April 2011
Volume 52, Issue 14
ARVO Annual Meeting Abstract  |   April 2011
Microperimetric Changes In Neovascular AMD Treated With Ranibizumab
Author Affiliations & Notes
  • Philip Alexander
    Ophthalmology, Nottingham University Hospitals, Nottingham, United Kingdom
  • Fizza Mushtaq
    Ophthalmology, Nottingham University Hospitals, Nottingham, United Kingdom
  • Winfried Amoaku
    Ophthalmology, Nottingham University Hospitals, Nottingham, United Kingdom
  • Footnotes
    Commercial Relationships  Philip Alexander, None; Fizza Mushtaq, None; Winfried Amoaku, None
  • Footnotes
    Support  None
Investigative Ophthalmology & Visual Science April 2011, Vol.52, 1686. doi:
  • Views
  • Share
  • Tools
    • Alerts
      This feature is available to authenticated users only.
      Sign In or Create an Account ×
    • Get Citation

      Philip Alexander, Fizza Mushtaq, Winfried Amoaku; Microperimetric Changes In Neovascular AMD Treated With Ranibizumab. Invest. Ophthalmol. Vis. Sci. 2011;52(14):1686.

      Download citation file:

      © ARVO (1962-2015); The Authors (2016-present)

  • Supplements

Purpose: : Neovascular Age-related Macular Degeneration (nvAMD) is the commonest cause of visual loss in the Western World. Microperimetry, which assesses sensitivity of the central retina and allows automated functional analysis of the macula, is not currently in routine use in assessment of nvAMD patients. The Macular Integrity Assessment (MAIA) device, which utilises SLO technology, is a 3rd generation microperimetry device which has recently become available for clinical use. A pilot study was conducted to provide a preliminary assessment of its value in monitoring progress and assess any potential correlations with visual acuity and OCT findings in eyes treated with ranibizumab for nvAMD.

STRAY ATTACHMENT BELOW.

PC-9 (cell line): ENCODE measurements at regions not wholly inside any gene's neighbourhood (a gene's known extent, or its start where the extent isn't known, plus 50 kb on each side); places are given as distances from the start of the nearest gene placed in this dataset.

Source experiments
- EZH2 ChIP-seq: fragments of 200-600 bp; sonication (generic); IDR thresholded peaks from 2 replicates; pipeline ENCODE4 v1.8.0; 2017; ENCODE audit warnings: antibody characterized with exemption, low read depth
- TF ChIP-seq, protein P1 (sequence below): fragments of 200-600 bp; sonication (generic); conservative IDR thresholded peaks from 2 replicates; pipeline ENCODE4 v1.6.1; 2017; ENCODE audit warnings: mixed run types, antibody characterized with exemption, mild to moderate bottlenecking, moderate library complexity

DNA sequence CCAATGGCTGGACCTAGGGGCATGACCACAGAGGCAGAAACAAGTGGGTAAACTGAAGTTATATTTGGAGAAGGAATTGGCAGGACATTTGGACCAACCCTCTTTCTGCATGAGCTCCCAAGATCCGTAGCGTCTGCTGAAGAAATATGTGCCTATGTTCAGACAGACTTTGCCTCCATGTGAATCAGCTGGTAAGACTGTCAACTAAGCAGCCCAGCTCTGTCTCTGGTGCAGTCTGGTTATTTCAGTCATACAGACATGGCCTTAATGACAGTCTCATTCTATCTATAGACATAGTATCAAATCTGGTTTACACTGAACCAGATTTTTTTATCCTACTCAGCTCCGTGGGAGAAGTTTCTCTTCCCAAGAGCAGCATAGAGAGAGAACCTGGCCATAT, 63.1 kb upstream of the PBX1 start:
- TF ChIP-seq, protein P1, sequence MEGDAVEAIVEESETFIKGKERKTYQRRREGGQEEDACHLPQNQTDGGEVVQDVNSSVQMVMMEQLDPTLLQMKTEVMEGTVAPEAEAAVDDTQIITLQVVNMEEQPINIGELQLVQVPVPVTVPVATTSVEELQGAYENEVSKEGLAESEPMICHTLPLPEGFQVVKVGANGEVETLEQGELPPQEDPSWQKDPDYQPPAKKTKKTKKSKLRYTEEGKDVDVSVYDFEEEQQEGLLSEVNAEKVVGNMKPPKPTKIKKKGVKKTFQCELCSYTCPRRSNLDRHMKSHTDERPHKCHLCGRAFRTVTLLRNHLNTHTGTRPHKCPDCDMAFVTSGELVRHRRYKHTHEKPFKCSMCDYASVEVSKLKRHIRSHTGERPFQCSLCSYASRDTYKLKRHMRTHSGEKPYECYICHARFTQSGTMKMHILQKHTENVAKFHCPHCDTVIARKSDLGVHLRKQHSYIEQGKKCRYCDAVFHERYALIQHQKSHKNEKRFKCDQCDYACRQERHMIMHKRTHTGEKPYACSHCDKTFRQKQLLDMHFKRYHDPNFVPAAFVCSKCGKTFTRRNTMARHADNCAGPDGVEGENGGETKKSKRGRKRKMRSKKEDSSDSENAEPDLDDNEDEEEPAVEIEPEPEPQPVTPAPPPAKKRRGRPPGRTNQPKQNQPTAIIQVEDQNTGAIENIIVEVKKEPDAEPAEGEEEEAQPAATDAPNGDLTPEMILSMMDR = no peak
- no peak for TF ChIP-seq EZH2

Methods: : Patients attending the nvAMD Clinic between February and August 2010 were considered for inclusion in this study. All patients had previously been treated with intravitreal ranibizumab and were in the maintenance phase of therapy. Eyes that had significant media opacities were excluded. All patients underwent clinical assessment which included best corrected VA, fundal examination, OCT, and MAIA microperimetry. Intravitreal ranibizumab was administered as clinically necessary. Threshold sensitivity (TS) and fixation stability analysis (FS) from microperimetry were compared with OCT findings. For this case series, patients were included only if they had at least 3 measurements repeated at minimum intervals of 1 month or more.

Results: : 21 eyes of 14 patients (6 male, 8 female) were included in the study. Of 21 eyes, 17 eyes had stable OCT findings and central retinal thickness variability <50 microns. In these eyes, TS was unchanged from baseline in 15/17 eyes. However FS improved in 5 patients, worsened in 6 patients, and remained stable in 6 patients. In 2/21 eyes that worsened over the study period on OCT, TS and FS worsened. In 2/21 eyes that improved over the study period, TS was unchanged but FS improved in 1 eye and remained stable in 1 eye.

Conclusions: : Threshold sensitivity on microperimetry correlates well with anatomical macular integrity in treated nvAMD patients. In eyes with stable nvAMD, TS remains stable but FS may improve, worsen or remain unchanged. Changes in FS may represent retinal remodelling or subclinical worsening of the disease process and this warrants further investigation.

Keywords: age-related macular degeneration • perimetry 

This PDF is available to Subscribers Only

Sign in or purchase a subscription to access this content. ×

You must be signed into an individual account to use this feature.